Robert Semple is Chair of Translational Molecular Medicine at the University of Edinburgh. He also does outpatient clinical work in diabetes and endocrinology for NHS Lothian. In addition to overseeing biomedical PhD training, he spends most of his time running a research programme. His research focuses on how insulin signalling and fat tissue work in health, and how this goes wrong in disease. His research starts with, and focuses on, people with rare and severe types of disease, often caused by changes in a single gene. To investigate these fully, his lab also studies cells and model organisms.
What inspired you to take up research?
I can’t imagine not wanting to solve puzzles, and I have always found the diagnostic process hugely rewarding. I see my research as an extension of this. Instead of being constrained by established wisdom (sometimes wrong) and available clinical tests, I like to take tricky diagnostic problems into the research lab and try to think, with my team, of ways to uncover the truth. I am always alert to lazy diagnostic thinking that doesn’t stand up to rigorous scrutiny.
As for endocrinology, I was studying biochemistry and molecular biology just when the way insulin works on cells was being discovered. This fascinated me scientifically and, when I learned more in subsequent clinical training about the poorly understood, but enormous, medical problem of type 2 diabetes, I was hooked. Mind you, I still remember the snort of derision from a consultant general surgeon when I told him, in the operating theatre as a student, that I already wanted to be an endocrinologist!
We all need to get out and make the case to students and junior doctors for our specialty, and also make it easy for the brightest scientists, who are mobile among disease areas, to identify themselves as endocrine researchers.
What are you proudest of in your career, so far?
Goodness, that’s a question I’d rather defer to my retirement! Honestly, it is the contribution to the all-round enterprise – clinical care, teaching, and research – that I am most proud of. But every time we have discovered a new cause of a disease (usually genetic) it has been particularly exciting and satisfying, especially where this has given insights into human biology and suggested routes to treatment.
Recent examples have been identification of changes in insulin signalling genes that leave them ‘stuck on’, causing severely low blood glucose or excess tissue growth. Unlike many genetic discoveries, these findings suggested immediate new options for treatment, in this case with drugs which were initially developed for cancer. These are currently working through clinical trials.
What are the main challenges for endocrinology and the Society?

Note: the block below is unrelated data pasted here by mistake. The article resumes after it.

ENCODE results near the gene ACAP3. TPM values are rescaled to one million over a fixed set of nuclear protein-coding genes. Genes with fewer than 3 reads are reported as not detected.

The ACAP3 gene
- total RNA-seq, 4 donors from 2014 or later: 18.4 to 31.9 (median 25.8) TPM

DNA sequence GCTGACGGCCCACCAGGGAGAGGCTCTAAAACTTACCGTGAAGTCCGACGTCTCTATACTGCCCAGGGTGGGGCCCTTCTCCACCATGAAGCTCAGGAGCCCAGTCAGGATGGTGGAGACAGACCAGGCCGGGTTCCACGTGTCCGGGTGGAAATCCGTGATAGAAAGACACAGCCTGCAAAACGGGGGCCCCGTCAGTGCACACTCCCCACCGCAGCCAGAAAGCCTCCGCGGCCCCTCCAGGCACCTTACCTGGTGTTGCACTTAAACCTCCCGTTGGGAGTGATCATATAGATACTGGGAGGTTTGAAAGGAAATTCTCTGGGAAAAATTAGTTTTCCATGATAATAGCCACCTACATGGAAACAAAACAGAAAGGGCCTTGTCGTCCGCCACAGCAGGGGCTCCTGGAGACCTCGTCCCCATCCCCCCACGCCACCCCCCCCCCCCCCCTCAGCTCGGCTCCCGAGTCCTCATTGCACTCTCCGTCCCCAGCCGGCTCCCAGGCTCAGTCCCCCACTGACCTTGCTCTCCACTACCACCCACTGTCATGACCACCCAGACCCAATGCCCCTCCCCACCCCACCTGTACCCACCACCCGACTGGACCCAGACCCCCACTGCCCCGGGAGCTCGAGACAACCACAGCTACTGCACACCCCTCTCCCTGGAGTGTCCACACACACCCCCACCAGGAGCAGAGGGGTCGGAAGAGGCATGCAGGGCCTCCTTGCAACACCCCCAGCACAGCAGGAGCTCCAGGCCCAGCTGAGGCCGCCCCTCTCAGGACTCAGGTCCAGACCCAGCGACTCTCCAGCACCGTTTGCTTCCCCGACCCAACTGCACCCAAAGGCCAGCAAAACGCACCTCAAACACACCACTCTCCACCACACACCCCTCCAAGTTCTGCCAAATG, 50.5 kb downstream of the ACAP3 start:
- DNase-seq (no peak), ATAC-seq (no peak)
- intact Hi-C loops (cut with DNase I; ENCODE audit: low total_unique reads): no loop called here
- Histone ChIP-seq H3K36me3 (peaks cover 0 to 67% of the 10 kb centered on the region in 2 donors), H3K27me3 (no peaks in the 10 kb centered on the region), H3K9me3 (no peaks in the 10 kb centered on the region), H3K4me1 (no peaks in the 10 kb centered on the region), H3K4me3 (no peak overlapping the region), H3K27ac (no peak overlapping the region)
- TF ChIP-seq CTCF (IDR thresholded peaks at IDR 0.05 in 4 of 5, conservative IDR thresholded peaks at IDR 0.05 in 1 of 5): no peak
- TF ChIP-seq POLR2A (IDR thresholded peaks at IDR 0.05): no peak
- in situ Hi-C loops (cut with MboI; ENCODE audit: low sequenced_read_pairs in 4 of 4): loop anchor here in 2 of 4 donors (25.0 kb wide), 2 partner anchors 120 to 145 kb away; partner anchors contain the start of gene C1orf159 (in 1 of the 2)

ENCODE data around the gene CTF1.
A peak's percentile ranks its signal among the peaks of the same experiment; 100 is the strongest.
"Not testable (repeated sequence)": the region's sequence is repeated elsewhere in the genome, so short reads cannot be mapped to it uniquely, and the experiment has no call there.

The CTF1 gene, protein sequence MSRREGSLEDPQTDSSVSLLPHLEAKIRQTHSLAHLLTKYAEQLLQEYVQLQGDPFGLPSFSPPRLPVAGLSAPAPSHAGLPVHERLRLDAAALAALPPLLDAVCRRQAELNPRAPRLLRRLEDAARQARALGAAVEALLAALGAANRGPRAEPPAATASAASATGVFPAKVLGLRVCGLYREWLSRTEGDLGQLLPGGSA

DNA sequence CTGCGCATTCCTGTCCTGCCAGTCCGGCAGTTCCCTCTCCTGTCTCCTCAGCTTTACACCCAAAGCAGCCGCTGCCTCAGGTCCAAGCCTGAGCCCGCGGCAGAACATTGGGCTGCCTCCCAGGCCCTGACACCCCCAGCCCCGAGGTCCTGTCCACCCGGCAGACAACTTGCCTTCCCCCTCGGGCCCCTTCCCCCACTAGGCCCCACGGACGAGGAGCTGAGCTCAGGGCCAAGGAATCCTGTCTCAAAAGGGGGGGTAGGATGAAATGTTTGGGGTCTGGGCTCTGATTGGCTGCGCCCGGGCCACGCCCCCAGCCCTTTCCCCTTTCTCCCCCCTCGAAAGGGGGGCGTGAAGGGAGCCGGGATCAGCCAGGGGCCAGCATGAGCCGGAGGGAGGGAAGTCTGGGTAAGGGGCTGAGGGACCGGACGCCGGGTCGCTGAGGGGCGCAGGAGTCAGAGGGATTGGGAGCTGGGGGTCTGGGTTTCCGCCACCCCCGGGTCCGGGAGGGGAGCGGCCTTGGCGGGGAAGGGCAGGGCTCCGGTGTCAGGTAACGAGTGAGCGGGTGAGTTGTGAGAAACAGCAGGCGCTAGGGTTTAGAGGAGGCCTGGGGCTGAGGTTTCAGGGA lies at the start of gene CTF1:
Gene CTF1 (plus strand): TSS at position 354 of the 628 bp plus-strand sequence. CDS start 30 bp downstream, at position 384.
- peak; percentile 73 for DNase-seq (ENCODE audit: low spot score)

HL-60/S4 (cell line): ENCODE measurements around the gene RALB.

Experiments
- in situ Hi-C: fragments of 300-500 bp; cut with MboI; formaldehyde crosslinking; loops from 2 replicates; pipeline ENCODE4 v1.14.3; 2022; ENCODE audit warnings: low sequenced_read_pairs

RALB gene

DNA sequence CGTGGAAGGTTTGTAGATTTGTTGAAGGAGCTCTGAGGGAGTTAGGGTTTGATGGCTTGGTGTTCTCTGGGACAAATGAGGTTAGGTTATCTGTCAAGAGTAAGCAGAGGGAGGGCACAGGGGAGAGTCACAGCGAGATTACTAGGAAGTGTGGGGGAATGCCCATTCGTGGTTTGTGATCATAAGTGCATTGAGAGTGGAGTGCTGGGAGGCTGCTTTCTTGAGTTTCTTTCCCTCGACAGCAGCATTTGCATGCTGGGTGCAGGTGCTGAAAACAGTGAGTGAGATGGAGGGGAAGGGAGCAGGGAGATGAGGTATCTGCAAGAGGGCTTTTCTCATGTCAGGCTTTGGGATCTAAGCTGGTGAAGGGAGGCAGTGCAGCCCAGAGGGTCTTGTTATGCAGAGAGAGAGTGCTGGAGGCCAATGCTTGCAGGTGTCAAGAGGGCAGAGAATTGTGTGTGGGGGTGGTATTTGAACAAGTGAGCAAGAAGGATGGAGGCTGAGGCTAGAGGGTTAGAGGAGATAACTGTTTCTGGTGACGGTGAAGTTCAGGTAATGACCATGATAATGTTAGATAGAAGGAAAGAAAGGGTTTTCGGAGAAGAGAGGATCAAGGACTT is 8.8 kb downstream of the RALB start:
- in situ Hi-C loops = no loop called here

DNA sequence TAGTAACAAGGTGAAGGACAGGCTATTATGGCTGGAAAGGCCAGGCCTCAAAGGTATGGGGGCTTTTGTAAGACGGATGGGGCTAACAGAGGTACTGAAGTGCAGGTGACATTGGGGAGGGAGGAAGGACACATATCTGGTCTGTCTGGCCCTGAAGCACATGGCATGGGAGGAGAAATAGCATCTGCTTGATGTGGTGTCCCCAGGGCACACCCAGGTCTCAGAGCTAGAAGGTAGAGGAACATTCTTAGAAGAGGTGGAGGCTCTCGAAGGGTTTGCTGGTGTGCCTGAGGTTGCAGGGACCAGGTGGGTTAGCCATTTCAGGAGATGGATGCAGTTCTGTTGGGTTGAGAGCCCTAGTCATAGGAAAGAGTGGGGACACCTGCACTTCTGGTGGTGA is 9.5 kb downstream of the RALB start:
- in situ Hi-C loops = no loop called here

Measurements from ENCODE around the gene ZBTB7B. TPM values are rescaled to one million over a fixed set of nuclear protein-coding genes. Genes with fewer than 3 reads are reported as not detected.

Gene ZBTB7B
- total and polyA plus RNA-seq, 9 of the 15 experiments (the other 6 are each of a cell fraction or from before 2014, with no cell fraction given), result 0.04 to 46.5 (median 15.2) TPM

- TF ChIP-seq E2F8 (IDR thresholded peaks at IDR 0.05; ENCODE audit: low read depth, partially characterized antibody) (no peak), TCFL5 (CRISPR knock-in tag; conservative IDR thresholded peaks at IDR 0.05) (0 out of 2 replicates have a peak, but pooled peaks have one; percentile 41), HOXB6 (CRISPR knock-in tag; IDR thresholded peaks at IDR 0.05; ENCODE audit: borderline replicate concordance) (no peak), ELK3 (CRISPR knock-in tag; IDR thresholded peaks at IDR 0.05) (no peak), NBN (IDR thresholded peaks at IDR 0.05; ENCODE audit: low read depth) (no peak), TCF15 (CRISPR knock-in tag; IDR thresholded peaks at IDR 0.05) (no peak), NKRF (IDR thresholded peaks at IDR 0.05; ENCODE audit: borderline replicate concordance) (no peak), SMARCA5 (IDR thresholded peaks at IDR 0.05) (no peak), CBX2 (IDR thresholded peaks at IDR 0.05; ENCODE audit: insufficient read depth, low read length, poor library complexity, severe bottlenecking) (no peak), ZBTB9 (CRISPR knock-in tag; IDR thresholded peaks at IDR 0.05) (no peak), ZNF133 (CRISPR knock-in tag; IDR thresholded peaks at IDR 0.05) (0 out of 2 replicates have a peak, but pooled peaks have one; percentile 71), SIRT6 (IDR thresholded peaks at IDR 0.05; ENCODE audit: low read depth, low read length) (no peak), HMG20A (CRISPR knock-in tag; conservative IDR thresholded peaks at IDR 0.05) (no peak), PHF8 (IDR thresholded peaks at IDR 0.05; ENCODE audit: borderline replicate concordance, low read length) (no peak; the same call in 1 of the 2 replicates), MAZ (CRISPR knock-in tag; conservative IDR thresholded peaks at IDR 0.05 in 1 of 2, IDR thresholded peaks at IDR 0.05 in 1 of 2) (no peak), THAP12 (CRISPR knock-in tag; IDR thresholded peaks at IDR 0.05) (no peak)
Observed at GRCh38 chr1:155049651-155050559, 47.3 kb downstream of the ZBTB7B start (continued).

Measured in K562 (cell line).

These must be recruitment and retention of the brightest and best clinicians and scientists.
Endocrinology is a wonderful and diverse specialty full of big unanswered questions and terrific science, but it now competes with other disciplines, where exciting advances are also being made. The best of the specialty can sometimes be hidden from clinical trainees by the demands of routine, ward-based care. So, we all need to get out and make the case to students and junior doctors for our specialty, and also make it easy for the brightest scientists, who are mobile among disease areas, to identify themselves as endocrine researchers.
What do you hope to achieve during your term?
I inherit a really good team and a robust system for assembly of the SfE BES programme from Duncan, which includes strong input from the Endocrine Networks. So, no revolution is required. However, it is crucial to pick up strongly after the long COVID-19 hiatus with the most exciting programme possible, and to constantly look out for any emerging areas of interest where we can introduce fresh content and formats. If SfE BES is still a highlight of the year for clinical colleagues, endocrine scientists and all types of trainees in three years, then my job will have been done!
Why did you get involved with Society governance, and why should others?
It was enjoyment and duty, wrapped up together. Putting together the SfE BES conference means working with interesting colleagues and horizon-scanning the best endocrine science and clinical practice, and is intrinsically rewarding.
There is pressure too, of course, to continue to find the balance that satisfies all types of member, but I fundamentally believe that, having taken so much from SfE BES over the years, it is right to try to contribute something back, so that others can have the same experiences. Anyone who has enjoyed SfE BES, especially if they have spotted things they think could be improved, should try to get involved. It’s our meeting and it is what we make it!
Any words of wisdom for aspiring endocrinologists?
Treat people, not diseases, and value the insights of colleagues. But when you see something that you don’t understand, or that doesn’t seem to fit with conventional wisdom or the algorithm of the moment, don’t be too respectful. Ask the difficult questions and point out that ‘the emperor is wearing no clothes’, when necessary!